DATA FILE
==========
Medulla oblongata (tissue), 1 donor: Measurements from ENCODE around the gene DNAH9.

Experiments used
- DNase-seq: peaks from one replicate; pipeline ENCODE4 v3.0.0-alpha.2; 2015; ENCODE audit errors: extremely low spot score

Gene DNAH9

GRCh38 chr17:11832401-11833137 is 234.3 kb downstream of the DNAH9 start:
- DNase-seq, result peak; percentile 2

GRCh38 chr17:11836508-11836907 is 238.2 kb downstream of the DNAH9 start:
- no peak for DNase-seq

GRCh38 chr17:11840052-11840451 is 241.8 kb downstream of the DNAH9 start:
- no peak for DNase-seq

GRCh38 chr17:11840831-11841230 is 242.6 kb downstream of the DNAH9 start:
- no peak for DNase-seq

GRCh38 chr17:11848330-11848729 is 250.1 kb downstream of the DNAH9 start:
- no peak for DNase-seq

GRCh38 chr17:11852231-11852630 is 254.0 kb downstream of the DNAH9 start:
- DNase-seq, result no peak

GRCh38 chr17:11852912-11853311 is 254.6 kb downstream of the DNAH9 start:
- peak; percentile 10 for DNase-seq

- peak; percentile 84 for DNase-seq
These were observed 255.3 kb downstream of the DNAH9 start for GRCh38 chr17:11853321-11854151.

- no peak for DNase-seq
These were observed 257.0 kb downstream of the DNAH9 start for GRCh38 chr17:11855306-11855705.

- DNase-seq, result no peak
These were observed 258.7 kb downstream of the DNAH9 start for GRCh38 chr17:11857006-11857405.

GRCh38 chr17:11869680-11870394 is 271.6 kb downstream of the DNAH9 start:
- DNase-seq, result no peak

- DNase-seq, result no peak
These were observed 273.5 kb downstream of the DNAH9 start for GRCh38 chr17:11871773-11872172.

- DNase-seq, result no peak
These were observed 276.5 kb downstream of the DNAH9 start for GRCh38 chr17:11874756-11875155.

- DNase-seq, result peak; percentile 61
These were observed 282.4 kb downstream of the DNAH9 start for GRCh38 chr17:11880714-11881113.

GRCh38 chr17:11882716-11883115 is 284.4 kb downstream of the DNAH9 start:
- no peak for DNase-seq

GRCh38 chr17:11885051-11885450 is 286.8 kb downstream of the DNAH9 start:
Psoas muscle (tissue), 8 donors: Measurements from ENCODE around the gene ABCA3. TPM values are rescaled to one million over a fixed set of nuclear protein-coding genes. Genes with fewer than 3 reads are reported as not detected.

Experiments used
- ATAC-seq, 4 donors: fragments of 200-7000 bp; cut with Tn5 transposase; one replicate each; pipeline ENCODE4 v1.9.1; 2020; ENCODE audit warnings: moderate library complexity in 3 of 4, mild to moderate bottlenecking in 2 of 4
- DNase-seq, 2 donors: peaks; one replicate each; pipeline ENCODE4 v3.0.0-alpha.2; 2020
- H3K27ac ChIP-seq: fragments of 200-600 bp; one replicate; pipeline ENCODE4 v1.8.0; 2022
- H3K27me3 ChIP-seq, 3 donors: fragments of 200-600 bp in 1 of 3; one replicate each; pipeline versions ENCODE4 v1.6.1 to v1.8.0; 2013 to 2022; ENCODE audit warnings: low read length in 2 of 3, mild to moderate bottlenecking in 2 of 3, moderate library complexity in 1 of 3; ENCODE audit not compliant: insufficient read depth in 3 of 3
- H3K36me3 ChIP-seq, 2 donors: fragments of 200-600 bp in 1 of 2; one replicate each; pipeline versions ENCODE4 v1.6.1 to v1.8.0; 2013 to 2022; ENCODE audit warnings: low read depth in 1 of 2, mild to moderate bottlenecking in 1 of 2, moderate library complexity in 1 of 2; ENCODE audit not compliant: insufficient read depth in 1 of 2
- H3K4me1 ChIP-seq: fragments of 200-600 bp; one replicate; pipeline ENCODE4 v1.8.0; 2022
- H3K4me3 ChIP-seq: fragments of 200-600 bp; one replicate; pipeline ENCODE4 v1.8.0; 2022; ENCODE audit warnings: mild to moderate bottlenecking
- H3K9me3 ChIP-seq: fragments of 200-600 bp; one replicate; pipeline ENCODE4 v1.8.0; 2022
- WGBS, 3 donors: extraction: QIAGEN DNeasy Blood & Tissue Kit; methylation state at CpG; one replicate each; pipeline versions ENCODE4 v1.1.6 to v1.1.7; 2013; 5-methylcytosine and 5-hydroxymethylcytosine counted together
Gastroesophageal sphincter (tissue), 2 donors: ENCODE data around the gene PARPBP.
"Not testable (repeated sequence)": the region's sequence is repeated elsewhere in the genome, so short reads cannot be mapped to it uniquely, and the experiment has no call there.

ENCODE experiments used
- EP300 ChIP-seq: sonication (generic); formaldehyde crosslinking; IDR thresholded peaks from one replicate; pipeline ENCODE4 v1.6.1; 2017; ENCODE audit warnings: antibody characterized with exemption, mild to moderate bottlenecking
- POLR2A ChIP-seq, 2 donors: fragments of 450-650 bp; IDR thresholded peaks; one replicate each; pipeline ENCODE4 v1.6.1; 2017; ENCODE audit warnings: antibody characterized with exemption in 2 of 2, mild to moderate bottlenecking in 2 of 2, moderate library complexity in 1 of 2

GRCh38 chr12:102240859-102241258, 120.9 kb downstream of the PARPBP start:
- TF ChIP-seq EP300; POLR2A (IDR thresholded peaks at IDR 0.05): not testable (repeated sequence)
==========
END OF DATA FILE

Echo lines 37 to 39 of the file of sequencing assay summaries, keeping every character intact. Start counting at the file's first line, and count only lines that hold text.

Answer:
Experiments used
- ATAC-seq, 4 donors: fragments of 200-7000 bp; cut with Tn5 transposase; one replicate each; pipeline ENCODE4 v1.9.1; 2020; ENCODE audit warnings: moderate library complexity in 3 of 4, mild to moderate bottlenecking in 2 of 4
- DNase-seq, 2 donors: peaks; one replicate each; pipeline ENCODE4 v3.0.0-alpha.2; 2020